This article is an extract from Wood Mackenzie’s report The U.S. Solar Trade Barriers (Almost) Worked. But They Won’t Anymore.
In January 2018, the U.S. government implemented Section 201 solar tariffs on imported cells and modules. Although some initial successes were achieved, WoodMac’s analysis shows that the effectiveness of this approach is now declining.
The trade barriers, composed of multiple layers of tariffs and import quotas, had a material impact in 2018 and early 2019. The 2.5-gigawatt solar cell import cap was enough to support domestic solar module manufacturing, and tariffs on imported modules were high enough to level the playing field.
However, the effectiveness of the trade barriers started to erode in 2019 due to strong demand in the U.S. solar market. We expect that the market will grow by 33 percent in 2020 and 48 percent in 2021 from the 2019 level. This will require domestic manufacturers to procure more solar cells from overseas suppliers than the tariff-free import quota supports. They stand to miss out on market opportunities if the quota is not increased to match demand.
Module imports from China on the rise
Module imports from China have been on the rise since January 2019. That’s despite a combination of Section 201 tariffs, anti-dumping and countervailing duties and Section 301 tariffs, also called “the China tariffs.” According to U.S. customs data, China exported 314 megawatts of solar modules to the U.S. in 2019, and the trend continues in 2020. Over 490 megawatts of modules were imported from China in Q1 2020, already exceeding the full-year total of 2019 imports by 22 percent.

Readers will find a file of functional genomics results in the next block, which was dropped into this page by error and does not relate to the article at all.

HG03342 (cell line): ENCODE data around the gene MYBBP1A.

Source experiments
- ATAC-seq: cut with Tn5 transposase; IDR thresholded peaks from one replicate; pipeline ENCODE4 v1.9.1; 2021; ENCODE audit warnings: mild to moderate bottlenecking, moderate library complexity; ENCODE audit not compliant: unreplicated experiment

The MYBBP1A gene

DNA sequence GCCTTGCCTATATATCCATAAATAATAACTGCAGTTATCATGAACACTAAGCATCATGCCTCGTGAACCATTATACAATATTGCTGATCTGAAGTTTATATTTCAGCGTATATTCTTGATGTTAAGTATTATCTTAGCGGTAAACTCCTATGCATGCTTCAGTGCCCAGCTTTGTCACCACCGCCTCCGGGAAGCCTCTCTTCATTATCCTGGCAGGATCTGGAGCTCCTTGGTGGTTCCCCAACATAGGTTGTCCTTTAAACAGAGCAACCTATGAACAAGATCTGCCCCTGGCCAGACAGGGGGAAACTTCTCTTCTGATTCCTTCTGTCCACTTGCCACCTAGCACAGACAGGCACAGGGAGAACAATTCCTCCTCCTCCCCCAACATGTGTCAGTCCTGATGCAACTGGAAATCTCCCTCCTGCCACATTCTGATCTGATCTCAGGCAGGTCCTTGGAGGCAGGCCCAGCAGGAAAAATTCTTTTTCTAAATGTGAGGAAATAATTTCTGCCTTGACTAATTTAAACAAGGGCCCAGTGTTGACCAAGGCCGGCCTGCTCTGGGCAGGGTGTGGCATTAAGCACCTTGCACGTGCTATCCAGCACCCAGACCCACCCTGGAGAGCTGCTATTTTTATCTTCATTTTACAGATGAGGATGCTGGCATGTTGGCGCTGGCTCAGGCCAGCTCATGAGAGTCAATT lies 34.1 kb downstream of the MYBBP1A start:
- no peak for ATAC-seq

Three factors are responsible for this trend:
- Heightened demand for bifacial solar modules
- On-again, off-again Section 201 tariffs on bifacial modules
- The cost-competitiveness of bifacial modules made in China
More than 95 percent of the Chinese module imports in 2019 came in the second half of the year, after the announcement of the bifacial module Section 201 tariff exemption. This exemption created a window of opportunity for U.S. solar developers to procure cheaper modules from China, but policy vacillations over the past 12 months have made it difficult for developers to transform their opportunistic actions into routine procurement practices.
The effectiveness of the U.S. solar trade barriers depends on one’s vantage point. From the perspective of domestic solar manufacturers, the policy partially achieved its purpose: It increased U.S. production capacity and carved out a sizable market for domestic modules.
However, if the purpose of the policy is to protect and grow the entire solar industry, then the added cost and supply constraints have been counterproductive.
Tariffs have artificially made solar modules more expensive in the U.S. The cost is approximately 79 percent higher than in major European markets, 75 percent higher than Japan and 85 percent higher than in China. Without the tariffs, U.S. solar system prices could be nearly 30 percent lower. Utility-scale solar with high-efficiency modules and trackers in the U.S. would cost less than $1.00/W to build in 2020, two years earlier than the current cost trajectory will allow.
The Section 201 tariffs are currently scheduled to phase out on February 7, 2022. The U.S. federal government will determine what happens next.
If the U.S. extends the same set of tariffs for another round, by 2026 it may cost twice as much to buy solar modules in the U.S. than in Europe or Canada. In that case, installations will fall well below our current outlook.
Xiaojing Sun is a senior research analyst at Wood Mackenzie specializing in global solar PV supply chain and technology development.